Note: Both the heap and the stack have essential roles in the execution of any program:

The system uses a stack that acts like a notepad, temporarily holding information relevant to the current function’s work. The CPU meticulously keeps track of the stack, ensuring efficient use of this memory space.

Whenever a function creates a variable, the variable is placed onto this stack, like adding a note to the notepad. Once the function finishes, the stack cleans up by discarding these temporary variables, like throwing away used notes.

The heap serves as a vast memory reservoir in Kotlin. Unlike the stack, it’s not limited to the current function’s needs. The system can freely request and grant chunks of memory from this pool to store objects created from reference types like classes. This memory allocation is dynamic, meaning the size and lifetime of objects on the heap can vary.

One key difference between the heap and the stack is memory management. The stack automatically discards data when a function is done. The heap, however, doesn’t have this automatic cleanup. To free up space on the heap, you need to explicitly tell the system to reclaim unused objects.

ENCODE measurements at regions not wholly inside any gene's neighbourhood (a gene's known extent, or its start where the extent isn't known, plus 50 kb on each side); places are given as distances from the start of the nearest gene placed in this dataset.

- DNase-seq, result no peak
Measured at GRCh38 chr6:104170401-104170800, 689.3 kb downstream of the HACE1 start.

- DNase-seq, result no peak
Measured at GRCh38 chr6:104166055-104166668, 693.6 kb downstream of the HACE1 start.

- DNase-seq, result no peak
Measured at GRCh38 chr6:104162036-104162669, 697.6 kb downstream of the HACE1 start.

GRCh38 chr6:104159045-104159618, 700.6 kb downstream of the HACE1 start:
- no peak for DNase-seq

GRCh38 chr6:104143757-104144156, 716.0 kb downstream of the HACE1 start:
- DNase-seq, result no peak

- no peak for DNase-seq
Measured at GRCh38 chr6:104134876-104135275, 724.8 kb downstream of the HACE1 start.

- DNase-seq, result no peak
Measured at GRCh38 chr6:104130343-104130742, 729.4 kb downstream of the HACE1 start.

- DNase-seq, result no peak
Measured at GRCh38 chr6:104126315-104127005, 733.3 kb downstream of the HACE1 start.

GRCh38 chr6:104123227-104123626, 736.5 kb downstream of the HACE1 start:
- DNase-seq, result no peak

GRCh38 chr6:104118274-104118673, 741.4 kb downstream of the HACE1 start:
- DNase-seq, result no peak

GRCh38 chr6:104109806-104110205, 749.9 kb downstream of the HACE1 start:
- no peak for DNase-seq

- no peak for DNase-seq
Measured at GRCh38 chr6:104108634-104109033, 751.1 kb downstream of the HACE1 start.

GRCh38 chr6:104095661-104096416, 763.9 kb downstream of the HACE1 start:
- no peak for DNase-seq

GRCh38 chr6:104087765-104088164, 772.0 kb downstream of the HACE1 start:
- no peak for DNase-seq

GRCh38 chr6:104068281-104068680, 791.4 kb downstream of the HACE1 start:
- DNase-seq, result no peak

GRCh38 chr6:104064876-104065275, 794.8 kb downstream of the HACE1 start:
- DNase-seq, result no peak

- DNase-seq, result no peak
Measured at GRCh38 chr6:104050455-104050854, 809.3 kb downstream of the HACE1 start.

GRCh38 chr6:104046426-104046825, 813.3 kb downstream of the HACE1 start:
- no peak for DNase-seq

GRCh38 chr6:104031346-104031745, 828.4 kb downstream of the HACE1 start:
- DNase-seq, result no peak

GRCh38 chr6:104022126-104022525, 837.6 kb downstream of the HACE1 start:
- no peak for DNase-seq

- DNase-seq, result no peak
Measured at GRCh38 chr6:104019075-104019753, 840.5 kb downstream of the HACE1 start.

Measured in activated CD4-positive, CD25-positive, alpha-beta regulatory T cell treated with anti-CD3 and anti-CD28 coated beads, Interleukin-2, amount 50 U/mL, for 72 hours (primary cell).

Working With References

Since a class is a reference type, when you assign to a variable of a class type, the system doesn’t copy the instance. Only a reference is copied because the class is a reference type.

Now, the tomato reigns supreme over your fridge, and you must log it into your database! Try this in a blank kotlin playground space and add the following class, which should look familiar, above your main() function per usual:

class Food(val name: String) {
  val title
    get() = "$name"

Then add this code inside your main() function:

val tomato = Food(name = "Supreme Tomato")
var fridgeLeader = tomato

println(tomato.title)      // Supreme Tomato
println(fridgeLeader.title) // Supreme Tomato

Run the code to see the results. You’ll see the printed results match the ones in the comments. As you can see, you assign a new variable, fridgeLeader, to the tomato class instance.

Even though you only stated the name of the tomato, the data was also stated for fridgeLeader since they both reference the same class instance. This proves that Supreme Tomato is the fridgeLeader and a tomato!